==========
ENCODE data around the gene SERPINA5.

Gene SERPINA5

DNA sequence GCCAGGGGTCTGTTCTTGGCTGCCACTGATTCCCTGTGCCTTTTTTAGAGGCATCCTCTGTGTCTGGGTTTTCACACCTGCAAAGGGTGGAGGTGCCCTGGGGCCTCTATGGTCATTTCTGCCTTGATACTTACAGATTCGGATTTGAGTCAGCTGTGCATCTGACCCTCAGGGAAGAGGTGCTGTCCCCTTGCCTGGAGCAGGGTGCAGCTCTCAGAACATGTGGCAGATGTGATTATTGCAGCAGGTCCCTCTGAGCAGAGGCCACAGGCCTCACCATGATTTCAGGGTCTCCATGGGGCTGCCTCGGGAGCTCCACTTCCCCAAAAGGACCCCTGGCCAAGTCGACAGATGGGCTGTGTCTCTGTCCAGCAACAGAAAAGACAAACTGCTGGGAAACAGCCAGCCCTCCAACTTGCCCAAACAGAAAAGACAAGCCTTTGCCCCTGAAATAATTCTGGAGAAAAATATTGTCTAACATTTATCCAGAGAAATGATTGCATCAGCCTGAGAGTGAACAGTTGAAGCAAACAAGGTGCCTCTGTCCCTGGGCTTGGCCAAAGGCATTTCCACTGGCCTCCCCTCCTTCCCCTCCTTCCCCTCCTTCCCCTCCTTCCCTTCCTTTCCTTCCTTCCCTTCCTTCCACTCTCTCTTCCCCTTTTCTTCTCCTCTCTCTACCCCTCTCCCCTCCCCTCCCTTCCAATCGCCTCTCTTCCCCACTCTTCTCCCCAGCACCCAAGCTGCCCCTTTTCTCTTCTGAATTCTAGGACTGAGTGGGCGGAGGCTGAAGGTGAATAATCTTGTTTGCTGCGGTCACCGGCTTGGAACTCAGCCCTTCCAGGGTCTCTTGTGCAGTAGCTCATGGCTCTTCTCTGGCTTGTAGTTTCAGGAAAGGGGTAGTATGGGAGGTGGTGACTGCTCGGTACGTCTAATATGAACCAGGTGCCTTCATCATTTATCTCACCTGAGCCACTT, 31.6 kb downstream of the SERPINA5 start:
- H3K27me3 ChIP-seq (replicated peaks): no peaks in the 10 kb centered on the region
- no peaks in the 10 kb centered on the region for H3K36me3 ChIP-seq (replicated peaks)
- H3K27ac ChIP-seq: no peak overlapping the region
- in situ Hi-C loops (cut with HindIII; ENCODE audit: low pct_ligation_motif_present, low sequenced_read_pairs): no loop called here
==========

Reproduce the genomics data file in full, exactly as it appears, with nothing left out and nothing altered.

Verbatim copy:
ENCODE data around the gene SERPINA5.

Gene SERPINA5

DNA sequence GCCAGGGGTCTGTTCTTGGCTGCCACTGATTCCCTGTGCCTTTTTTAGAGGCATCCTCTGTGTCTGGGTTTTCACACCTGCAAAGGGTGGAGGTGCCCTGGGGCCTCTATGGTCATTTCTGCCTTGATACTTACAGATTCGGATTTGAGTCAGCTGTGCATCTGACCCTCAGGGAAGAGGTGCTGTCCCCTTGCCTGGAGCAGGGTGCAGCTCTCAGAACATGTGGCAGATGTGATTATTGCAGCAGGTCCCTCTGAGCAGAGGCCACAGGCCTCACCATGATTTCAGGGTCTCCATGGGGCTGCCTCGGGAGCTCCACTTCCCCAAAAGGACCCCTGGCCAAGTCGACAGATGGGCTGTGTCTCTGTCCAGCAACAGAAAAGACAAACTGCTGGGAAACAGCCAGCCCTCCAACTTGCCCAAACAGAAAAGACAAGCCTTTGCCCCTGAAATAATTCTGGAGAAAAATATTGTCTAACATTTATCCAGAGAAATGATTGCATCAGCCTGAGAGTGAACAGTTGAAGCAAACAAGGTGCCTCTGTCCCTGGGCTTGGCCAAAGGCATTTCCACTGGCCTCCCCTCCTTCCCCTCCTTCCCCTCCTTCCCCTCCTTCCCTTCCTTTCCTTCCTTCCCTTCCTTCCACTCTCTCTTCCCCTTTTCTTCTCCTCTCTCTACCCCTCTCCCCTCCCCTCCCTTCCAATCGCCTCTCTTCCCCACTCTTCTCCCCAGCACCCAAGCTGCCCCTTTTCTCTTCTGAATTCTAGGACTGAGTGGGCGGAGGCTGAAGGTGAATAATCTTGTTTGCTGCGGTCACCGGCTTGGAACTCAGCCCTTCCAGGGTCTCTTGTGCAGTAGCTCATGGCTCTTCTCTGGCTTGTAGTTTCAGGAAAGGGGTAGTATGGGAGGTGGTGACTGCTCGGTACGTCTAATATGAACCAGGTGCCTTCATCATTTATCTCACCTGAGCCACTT, 31.6 kb downstream of the SERPINA5 start:
- H3K27me3 ChIP-seq (replicated peaks): no peaks in the 10 kb centered on the region
- no peaks in the 10 kb centered on the region for H3K36me3 ChIP-seq (replicated peaks)
- H3K27ac ChIP-seq: no peak overlapping the region
- in situ Hi-C loops (cut with HindIII; ENCODE audit: low pct_ligation_motif_present, low sequenced_read_pairs): no loop called here